In accordance with the present invention, this object is met in a multilayer conduit in which the plastic material of the first layer is a functionalized cross-linked polyolefine or a functionalized cross-linked elastomer.
These plastic materials have the advantage that they do not become brittle even after long-term storage in fuels at temperatures of up to 90° C. Cross-linking increases the thermal strength, at least for the short term, up to 150° C., and the resistance to chemicals.
When the materials are functionalized, additional monomers are connected by grafting to existing macromolecules (polymers). This produces a new polymer, i.e., either a copolymer or a terpolymer, and the new polymer then has new functional end groups. During further processing at higher temperatures, these end groups are then capable of connecting in the melt to other end groups of chemically different polymers, such as polyamide or thermoplastic polyester. As a result, it is possible that an integral connection and adherence is achieved between two different molten materials.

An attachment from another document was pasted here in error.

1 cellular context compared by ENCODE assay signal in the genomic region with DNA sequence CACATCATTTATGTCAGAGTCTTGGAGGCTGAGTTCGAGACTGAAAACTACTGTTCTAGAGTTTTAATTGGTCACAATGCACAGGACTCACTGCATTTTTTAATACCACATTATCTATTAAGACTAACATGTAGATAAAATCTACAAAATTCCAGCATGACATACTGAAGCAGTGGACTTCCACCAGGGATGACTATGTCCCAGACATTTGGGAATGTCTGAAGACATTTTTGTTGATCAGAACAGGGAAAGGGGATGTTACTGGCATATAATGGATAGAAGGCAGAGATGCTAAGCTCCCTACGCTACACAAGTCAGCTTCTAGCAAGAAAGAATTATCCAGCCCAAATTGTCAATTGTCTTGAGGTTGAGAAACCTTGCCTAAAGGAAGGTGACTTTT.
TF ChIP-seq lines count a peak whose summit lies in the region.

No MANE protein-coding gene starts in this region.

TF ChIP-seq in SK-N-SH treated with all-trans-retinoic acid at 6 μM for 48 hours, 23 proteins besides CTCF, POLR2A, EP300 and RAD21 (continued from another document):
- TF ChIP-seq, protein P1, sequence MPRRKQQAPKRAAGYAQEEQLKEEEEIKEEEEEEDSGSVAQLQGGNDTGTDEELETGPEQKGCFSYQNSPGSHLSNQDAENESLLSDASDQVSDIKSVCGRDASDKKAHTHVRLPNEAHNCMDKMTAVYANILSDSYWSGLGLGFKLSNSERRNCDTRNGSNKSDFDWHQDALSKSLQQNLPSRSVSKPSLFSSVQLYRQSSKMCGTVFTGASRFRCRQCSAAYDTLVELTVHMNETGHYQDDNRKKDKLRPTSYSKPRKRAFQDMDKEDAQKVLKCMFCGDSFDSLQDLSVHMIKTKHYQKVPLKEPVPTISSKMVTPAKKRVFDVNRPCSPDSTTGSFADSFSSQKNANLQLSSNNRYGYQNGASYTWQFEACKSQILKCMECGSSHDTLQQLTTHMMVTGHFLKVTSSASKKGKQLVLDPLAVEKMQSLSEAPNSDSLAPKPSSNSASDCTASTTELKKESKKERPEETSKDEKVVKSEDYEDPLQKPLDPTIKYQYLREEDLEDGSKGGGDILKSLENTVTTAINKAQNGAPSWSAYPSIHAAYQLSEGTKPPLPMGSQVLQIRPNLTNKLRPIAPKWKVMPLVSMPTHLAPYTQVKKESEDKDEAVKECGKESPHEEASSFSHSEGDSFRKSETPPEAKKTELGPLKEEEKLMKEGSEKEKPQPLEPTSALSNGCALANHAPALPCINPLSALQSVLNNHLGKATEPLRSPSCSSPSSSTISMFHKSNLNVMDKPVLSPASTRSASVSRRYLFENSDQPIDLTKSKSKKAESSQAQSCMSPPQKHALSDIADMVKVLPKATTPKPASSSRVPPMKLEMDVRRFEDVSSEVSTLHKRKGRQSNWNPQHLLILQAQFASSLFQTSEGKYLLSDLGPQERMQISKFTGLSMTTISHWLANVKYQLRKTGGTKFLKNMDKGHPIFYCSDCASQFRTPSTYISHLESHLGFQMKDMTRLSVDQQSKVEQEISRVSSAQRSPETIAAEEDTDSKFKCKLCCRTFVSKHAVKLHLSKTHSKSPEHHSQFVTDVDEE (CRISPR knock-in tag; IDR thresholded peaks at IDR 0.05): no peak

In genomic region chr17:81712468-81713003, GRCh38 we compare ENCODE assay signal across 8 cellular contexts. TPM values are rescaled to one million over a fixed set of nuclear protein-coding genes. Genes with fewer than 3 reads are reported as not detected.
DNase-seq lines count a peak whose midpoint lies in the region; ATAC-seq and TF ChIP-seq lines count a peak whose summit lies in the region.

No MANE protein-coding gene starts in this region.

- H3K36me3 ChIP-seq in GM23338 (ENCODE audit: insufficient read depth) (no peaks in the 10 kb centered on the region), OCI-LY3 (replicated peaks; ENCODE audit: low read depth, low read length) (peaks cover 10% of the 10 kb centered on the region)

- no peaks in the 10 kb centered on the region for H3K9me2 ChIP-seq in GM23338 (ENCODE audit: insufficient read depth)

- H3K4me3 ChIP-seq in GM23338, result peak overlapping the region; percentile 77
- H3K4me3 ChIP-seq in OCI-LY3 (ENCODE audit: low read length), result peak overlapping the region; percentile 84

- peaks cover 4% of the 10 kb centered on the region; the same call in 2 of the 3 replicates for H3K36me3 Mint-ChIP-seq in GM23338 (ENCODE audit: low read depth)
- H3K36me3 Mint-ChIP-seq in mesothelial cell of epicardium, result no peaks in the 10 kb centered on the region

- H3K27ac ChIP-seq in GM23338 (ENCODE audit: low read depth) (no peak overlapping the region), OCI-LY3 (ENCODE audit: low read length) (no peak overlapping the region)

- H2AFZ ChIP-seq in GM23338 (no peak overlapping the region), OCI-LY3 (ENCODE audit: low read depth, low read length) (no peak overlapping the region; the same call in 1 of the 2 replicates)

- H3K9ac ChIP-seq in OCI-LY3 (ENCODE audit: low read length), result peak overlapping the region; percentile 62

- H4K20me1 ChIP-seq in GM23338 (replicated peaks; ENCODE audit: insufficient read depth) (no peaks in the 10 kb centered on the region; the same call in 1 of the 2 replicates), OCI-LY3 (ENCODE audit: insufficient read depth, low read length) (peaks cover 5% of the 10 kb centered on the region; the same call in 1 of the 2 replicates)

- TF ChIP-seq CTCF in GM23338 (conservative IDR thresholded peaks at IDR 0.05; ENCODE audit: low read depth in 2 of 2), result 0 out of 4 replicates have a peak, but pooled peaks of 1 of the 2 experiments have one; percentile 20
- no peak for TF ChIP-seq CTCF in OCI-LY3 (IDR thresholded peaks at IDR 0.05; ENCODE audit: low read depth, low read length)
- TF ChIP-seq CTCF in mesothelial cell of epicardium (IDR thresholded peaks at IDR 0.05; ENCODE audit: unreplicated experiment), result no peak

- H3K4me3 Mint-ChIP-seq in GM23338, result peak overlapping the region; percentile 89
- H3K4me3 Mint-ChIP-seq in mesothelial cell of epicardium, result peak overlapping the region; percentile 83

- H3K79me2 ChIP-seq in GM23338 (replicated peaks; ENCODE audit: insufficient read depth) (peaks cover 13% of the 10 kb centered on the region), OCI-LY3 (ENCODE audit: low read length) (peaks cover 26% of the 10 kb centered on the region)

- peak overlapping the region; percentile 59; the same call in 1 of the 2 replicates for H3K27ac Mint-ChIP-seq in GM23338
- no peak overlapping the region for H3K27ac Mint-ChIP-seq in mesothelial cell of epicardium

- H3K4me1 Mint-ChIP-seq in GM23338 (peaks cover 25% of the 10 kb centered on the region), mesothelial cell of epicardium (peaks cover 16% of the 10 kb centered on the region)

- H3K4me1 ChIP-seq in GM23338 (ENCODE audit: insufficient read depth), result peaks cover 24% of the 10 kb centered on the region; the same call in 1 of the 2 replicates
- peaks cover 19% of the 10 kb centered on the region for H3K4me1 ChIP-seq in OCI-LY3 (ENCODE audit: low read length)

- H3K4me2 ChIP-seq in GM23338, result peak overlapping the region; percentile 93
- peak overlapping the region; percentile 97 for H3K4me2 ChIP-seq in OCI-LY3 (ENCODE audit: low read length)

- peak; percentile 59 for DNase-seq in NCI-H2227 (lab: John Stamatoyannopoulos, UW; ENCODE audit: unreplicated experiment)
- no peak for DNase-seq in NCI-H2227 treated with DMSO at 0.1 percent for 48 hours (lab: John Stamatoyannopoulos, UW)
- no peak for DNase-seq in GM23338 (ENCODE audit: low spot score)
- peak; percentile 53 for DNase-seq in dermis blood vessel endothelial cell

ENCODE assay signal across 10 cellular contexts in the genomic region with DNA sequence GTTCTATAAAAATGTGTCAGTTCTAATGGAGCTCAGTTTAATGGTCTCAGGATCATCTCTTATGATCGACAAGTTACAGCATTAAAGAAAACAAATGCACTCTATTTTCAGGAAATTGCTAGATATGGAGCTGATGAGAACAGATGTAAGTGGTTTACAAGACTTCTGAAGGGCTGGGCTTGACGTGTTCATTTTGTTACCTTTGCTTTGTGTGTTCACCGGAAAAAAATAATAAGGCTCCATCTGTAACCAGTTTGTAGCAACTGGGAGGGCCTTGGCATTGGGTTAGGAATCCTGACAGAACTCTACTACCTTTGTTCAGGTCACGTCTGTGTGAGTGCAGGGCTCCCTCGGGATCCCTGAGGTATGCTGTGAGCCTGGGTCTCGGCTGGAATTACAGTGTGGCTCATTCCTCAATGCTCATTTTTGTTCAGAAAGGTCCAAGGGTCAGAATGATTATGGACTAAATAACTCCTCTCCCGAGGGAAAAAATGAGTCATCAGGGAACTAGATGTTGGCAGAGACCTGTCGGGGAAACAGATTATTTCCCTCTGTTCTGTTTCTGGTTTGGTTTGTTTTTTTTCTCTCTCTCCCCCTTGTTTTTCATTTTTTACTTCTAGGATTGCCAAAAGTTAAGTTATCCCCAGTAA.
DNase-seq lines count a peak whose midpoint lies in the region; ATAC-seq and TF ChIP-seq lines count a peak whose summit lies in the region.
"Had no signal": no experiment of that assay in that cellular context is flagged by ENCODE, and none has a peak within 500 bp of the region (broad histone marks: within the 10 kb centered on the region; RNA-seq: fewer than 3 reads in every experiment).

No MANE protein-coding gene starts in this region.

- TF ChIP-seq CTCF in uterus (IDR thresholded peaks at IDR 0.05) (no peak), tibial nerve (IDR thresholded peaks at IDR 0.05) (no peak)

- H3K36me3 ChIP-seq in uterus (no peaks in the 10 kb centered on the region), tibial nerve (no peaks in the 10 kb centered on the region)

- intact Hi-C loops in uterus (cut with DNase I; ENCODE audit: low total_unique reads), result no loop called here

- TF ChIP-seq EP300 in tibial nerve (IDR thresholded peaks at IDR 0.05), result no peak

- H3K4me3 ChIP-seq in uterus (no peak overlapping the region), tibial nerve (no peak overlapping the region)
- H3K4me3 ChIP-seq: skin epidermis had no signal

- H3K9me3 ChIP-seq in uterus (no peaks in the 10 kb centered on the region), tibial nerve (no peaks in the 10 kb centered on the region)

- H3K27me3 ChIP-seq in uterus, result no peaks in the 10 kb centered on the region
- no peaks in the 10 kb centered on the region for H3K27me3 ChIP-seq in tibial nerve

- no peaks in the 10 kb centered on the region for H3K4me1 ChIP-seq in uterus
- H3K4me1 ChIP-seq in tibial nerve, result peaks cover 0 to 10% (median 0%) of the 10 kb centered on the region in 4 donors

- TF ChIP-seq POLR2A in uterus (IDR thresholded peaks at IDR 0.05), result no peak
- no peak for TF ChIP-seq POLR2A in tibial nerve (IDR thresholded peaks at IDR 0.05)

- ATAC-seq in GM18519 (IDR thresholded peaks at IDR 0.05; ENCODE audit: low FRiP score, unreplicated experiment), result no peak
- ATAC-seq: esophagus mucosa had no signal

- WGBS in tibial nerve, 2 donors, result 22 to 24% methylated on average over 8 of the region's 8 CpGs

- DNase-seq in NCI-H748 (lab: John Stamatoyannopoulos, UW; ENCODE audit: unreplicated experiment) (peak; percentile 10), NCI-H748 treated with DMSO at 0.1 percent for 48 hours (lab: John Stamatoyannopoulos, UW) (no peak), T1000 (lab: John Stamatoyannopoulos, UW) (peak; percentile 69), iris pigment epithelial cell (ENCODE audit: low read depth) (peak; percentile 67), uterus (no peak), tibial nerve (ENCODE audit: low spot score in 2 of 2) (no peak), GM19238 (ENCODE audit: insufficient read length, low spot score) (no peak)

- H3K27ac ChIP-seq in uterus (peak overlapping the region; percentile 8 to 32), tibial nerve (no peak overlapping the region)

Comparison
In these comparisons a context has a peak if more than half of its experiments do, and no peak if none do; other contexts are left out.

Preferably, it is ensured that the functionalized cross-linked polyolefin is at least one of a first group which includes a polyolefin homopolymer, a polyolefin copolymer, a polyolefin terpolymer, an anhydride-grafted polyolefin, a glycidil methacrylate-grafted polyolefin, a maleic acid-grafted polyolefin and an elastomer-modified polyolefin.
Further, it can be ensured that the functionalized cross-linked thermoplastic elastomer is essentially a material of a group which includes polyamide, polyesters, glycidil methacrylate-grafted elastomers, maleic acid-grafted elastomers and functionalized rubbers, particularly acrylonitrile butadiene rubber (NBR), hydrated acrylonitrile-butadiene-rubber (HNBR) and ethylene-propyleneterpolymers (EPDM).